This is some kind of Sunday for Luis Arriaga. Wake up and go shoot .357s in Burbank, even though he's been scared of guns since losing his best friend to a drive-by. Then to a strip club as soon as it opens, watching hung-over dancers stomp across the parking lot. And $260 later, he's installed at a dark little Pasadena bar, where strangers will sometimes leave drinks waiting in his name in case he comes by. Here, they know him well. On the wall are records by a very few bands. There's Bob Dylan, the Rolling Stones and his own — Luis and the Wildfires.
“I want you to print this. I'm doing a man shower!” laughs Arriaga, several dedicated hours into a celebration of little Max, pending child of two close friends. He'd promised that if he had to step away from a lap dance to do an interview, he would. (“That's just the kind of guy I am!”) Instead, he steps away from probably his favorite barstool in definitely his favorite bar, which is where he goes when he has to step away from being the fireball in front of not one but two world-class rock & roll bands and just be a guy who wants to sit, drink and think.
Arriaga has been recording with Altadena's Wild Records for a little more than 10 years now, starting with Lil Luis y los Wild Teens. They were discovered by Wild founder Reb Kennedy at a dive bar in Downey that advertised “a night of Mexican rock & roll!” In the decade since, some drinks were drunk and some of the best rock & roll of the new millennium was put to tape on a secret setup in the back corner of Wild studios, an egg-crated shack in Kennedy's backyard. Musicians from as far away as Sweden or as close as Arriaga's native North Hollywood come to pound piano and perch on top of their amps while Arriaga cups an ear and sings, screams and whispers inside the homemade vocal booth: “Please forgive me, friends, if I seem strange … I'm still in love.”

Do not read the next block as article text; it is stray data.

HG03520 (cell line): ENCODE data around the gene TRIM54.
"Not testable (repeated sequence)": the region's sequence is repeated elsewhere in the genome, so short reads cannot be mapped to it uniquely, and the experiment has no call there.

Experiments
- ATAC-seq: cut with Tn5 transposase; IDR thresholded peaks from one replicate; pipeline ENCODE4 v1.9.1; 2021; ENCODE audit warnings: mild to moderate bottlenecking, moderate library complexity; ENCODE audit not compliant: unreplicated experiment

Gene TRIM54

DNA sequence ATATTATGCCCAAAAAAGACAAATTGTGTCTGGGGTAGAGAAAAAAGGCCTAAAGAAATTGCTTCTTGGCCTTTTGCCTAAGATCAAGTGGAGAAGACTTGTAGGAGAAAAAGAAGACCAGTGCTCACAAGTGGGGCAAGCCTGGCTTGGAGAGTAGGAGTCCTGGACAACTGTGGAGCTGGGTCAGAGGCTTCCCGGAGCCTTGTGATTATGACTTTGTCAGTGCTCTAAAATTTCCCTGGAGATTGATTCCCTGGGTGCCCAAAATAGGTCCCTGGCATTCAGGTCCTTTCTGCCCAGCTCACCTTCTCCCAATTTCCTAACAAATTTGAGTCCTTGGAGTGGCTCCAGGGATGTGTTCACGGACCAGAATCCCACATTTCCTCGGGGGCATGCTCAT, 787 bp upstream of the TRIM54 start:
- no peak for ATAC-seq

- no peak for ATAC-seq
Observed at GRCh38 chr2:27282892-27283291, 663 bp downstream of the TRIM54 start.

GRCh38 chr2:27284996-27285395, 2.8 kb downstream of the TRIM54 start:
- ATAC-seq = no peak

Blood, flesh, bone, soul — these are the primal things that give power to Luis' lyrics and all-in live performances, where he'll swing his guitar around his back and become the animal he so often sings about. Drink is another: It's alcohol as solver and dissolver of problems. But even though he shot his first gun today, Arriaga is first and always a lover. He's a romantic so true it probably hurts. He even found the exact word for it: “Limerent.” It means in love with love; it means high highs and low lows. It means he's one of the singers who always means it, too.
As the man shower crescendos, he's talking about other singers he loves — like Tom Waits and Van Morrison. What he loves about them is what people love about him: “It sounds like they hurt so MUCH,” he says. “I love that.”
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